The argument that miracles prove the existence of God has so many faults in it that it’s honestly hard to know where to begin.
Even if there were miracles, they would suggest only a deistic god, and not prove the Abrahamic God over a Hindi or Nordic one. Further, the evidence for “miracles” is usually flawed and boils down to three different things.
The first proof of miracles is from Anecdotal Evidence. This is an interesting one because even the people who most rely on anecdotal evidence for proof of God (Christians), are the first (and most aggressive) to dismiss it when it comes from a different faith. For example, the Hindi guru Sathya Sai Baba, has performed thousands of miracles, including healing the sick, teleportation, clairvoyance, resurrection, and water into wine. And people have seen him do it, and not a few people, but tens of thousands of them. But tell this to a Christian, and they’ll be thoroughly unimpressed and uninterested. But when you show the same incredulity towards a claim of a people seeing blood from a statue, they are flabbergasted that you could ignore such “proof”.
Anecdotal evidence is extraordinarily unreliable, and even the most devout Christian is wont to remind you of that, until, not surprisingly, the antidotes come by way of his or her particular denomination, at which point they are unassailable (and even suggesting otherwise becomes an offensive, ad homonym attack). This is the very definition of unreasonable. The first “miracle” performed by Mother Theresa, from beyond the grave, was to cure a woman of cancer in her stomach. This was, naturally, taken on faith as true when it was claimed. However even her own husband said it was a hoax, and that while she did indeed have cancer, it was eminently treatable, she was treated for it, and she recovered exactly as her doctors predicted. Un-investigated, untested and unverified anecdotal claims simply cannot be taken as proof(1)And I’m similarly unconvinced that when the claims are made by first century theists, too ignorant of the world to know that the earth goes around the sun, years after the fact, as a means of proselytizing, from stories passed down and borrowed from other gods, written inconsistently and contradicting in a book that’s been retranslated, mistranslated, and coaxed to meet political agendas, with clear misconceptions about how the universe works, that all this somehow makes anecdotal evidence even stronger.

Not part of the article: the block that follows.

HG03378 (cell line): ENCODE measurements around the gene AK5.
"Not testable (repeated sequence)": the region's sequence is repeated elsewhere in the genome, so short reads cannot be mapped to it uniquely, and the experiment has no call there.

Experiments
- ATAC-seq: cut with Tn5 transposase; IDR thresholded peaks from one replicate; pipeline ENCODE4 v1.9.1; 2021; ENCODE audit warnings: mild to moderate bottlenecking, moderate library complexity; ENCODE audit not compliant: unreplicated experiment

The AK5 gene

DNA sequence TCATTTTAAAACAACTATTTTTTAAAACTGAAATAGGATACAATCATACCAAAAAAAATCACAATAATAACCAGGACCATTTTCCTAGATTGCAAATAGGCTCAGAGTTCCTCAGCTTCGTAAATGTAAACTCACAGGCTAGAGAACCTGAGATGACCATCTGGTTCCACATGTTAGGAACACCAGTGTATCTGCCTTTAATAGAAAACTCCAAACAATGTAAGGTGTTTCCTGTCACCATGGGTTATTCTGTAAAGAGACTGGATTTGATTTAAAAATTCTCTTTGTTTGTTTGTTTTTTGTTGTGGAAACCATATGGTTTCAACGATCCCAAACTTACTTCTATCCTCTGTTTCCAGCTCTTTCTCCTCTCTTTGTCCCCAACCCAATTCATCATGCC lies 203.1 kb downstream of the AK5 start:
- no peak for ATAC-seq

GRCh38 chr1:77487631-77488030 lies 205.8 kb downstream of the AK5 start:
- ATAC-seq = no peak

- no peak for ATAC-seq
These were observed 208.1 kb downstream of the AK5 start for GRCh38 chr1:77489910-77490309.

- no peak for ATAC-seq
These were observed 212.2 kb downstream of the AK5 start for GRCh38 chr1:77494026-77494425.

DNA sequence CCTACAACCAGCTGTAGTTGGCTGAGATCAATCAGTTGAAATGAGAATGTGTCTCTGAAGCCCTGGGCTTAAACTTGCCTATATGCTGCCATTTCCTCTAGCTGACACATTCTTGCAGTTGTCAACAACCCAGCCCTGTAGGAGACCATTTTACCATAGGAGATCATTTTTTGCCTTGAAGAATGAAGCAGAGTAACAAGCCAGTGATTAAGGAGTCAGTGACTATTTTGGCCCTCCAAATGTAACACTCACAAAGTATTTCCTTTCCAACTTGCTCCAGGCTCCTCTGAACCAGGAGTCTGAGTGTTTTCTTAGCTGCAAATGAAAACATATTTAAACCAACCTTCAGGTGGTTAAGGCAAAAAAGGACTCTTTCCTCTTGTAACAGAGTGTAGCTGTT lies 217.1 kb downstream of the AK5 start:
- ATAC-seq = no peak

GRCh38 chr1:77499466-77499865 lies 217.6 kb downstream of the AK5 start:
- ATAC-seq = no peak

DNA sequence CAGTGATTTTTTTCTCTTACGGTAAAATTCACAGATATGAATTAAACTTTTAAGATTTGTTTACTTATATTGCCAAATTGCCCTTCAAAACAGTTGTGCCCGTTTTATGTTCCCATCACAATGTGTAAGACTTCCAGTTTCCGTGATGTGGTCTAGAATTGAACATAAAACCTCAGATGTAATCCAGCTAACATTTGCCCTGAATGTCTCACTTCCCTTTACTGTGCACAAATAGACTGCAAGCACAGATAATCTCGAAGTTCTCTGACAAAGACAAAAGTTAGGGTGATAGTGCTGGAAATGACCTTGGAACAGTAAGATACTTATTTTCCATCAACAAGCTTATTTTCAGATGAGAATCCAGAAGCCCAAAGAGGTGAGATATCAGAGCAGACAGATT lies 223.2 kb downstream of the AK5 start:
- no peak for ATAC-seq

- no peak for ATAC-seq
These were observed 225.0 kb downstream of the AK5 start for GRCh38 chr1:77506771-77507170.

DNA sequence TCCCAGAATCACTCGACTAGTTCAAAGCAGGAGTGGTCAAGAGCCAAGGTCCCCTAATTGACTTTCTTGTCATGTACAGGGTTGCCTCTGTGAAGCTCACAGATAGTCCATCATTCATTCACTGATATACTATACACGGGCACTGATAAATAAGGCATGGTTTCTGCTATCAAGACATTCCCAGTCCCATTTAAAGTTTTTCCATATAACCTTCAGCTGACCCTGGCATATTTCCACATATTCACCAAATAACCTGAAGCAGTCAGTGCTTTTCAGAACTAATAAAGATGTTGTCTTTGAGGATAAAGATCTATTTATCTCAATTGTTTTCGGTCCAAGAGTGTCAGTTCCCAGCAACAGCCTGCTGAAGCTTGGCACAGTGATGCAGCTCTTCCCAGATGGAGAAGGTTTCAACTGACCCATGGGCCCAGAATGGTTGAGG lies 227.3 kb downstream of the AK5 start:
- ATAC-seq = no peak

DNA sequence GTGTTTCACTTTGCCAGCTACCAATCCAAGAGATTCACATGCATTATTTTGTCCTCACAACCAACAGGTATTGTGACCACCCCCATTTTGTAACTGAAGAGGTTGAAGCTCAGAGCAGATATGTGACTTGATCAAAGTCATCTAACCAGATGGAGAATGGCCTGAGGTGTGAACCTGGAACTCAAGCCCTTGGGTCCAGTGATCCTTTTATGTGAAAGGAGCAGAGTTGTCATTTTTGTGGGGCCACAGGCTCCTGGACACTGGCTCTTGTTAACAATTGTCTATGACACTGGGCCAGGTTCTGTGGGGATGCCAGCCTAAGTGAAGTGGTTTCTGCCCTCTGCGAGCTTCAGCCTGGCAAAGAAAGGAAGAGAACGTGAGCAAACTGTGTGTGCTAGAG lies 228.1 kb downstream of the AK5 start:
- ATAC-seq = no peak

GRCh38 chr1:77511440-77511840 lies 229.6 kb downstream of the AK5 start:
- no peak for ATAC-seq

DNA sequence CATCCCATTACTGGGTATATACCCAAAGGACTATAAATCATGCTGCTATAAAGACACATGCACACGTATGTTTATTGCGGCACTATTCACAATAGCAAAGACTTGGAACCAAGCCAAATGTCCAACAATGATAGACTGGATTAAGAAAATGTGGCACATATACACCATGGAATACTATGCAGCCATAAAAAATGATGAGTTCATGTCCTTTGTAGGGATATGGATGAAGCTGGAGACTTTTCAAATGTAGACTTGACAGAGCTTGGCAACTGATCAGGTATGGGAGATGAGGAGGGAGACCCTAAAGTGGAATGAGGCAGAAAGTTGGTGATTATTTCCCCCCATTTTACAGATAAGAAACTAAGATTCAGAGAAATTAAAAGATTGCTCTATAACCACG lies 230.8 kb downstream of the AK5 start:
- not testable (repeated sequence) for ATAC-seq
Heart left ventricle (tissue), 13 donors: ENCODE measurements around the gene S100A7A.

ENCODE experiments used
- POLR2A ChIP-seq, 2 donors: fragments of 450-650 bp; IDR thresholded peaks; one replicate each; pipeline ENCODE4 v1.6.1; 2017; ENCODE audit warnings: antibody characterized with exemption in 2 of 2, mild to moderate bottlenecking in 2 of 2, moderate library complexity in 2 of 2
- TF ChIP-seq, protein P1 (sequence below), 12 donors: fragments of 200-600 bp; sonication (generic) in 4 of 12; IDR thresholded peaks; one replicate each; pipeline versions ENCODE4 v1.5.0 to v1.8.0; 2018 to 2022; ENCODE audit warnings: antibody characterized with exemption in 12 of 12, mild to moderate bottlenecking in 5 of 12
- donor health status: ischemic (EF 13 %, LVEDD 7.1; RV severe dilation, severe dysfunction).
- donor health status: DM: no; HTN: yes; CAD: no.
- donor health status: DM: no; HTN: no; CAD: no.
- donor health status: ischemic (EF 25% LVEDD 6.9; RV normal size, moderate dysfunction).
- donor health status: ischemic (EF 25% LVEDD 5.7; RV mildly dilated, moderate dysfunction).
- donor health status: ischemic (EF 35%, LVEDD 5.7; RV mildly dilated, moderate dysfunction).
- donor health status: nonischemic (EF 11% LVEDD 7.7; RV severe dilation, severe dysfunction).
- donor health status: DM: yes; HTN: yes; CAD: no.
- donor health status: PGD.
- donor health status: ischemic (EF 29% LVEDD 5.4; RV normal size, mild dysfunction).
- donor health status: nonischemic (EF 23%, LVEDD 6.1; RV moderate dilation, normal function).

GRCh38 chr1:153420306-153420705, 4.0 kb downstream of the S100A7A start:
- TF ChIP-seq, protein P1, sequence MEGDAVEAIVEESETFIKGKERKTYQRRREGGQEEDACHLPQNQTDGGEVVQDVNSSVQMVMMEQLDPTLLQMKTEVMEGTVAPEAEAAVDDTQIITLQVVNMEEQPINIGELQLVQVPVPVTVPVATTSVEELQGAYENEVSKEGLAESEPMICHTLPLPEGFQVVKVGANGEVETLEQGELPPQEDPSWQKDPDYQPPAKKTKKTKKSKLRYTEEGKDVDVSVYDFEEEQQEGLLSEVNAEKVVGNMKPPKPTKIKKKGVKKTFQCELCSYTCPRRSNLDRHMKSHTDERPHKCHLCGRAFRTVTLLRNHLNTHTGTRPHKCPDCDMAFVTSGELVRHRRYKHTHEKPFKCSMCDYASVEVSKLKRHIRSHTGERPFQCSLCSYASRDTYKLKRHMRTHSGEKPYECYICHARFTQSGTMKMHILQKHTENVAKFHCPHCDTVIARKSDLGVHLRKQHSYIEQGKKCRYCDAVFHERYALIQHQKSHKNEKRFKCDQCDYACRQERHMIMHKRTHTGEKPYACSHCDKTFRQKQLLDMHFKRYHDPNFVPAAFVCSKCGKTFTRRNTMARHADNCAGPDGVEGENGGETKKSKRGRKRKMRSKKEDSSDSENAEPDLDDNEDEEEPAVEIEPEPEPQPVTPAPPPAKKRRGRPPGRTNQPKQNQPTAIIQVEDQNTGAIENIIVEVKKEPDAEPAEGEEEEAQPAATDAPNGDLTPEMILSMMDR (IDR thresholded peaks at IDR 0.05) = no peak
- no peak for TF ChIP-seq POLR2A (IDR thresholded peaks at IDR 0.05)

The second from unexplained phenomena–Mars changes direction mid-orbit, so we have proof of god–a deliberate violation of the laws of physics, his universal thumbprint. This is a God of the Gaps argument (we don’t understand something, it must be god), which has been employed for tens of thousands of years and has, had perhaps the worst failure rate of any argument in human history (more here). To demonstrate a miracle of this kind you’d need to investigate it (something theists are loathe to do–declaring something the work of god is intended to halt all debate, and further inquiry by the scientific community draws resistance and open hostility) and preclude every other possible natural.
The Third argument for miracles is from probability, which is to say that an event is so unlikely to have occurred naturally, god must have had a hand in it (when a man’s wedding ring, for example, deflects a robber’s bullet—hailed by the Christian Science Monitor and the Christian Post as both conclusive evidence of God, and a reason for people to get married). Notice, however, that this actually changing the definition of “miracle” to allow for a miracle to have occurred. A miracle is a suspension or violation of the laws of nature (say for instance the bullet paused in midair for a moment then simply fell to the ground), not just a highly improbable event. Walking on water, turning water into wine, resurrection, suspending a bullet in midair–these are not “highly improbably events”, but miracles. Deflecting a bullet with a ring is not.
This may seem like unnecessary equivocation, but it’s actually a fundamental misunderstanding of statistics and probability. Extraordinarily improbable things happen quite frequently. That anyone highly unlikely event will happen may be highly improbable, but that some unlikely event will happen is almost inevitable. In fact, they happen quite frequently. Consider the following:
A drunk young man in New Mexico desert sees a bird in the air some fifty feet away, and fires a round at it, missing the bird. Three miles away, two parents are taking their daughter for a stroll. They’re holding her hand, walking along a section of the Rio Grande, when the bullet hits her, blowing her head off, killing her instantly. That’s a distance of three miles, in a state that’s the fifth largest in the country, but with only ½ the population of the city of New York City. Don’t bother calculating the odds of it, they’re unfathomable. But it happened.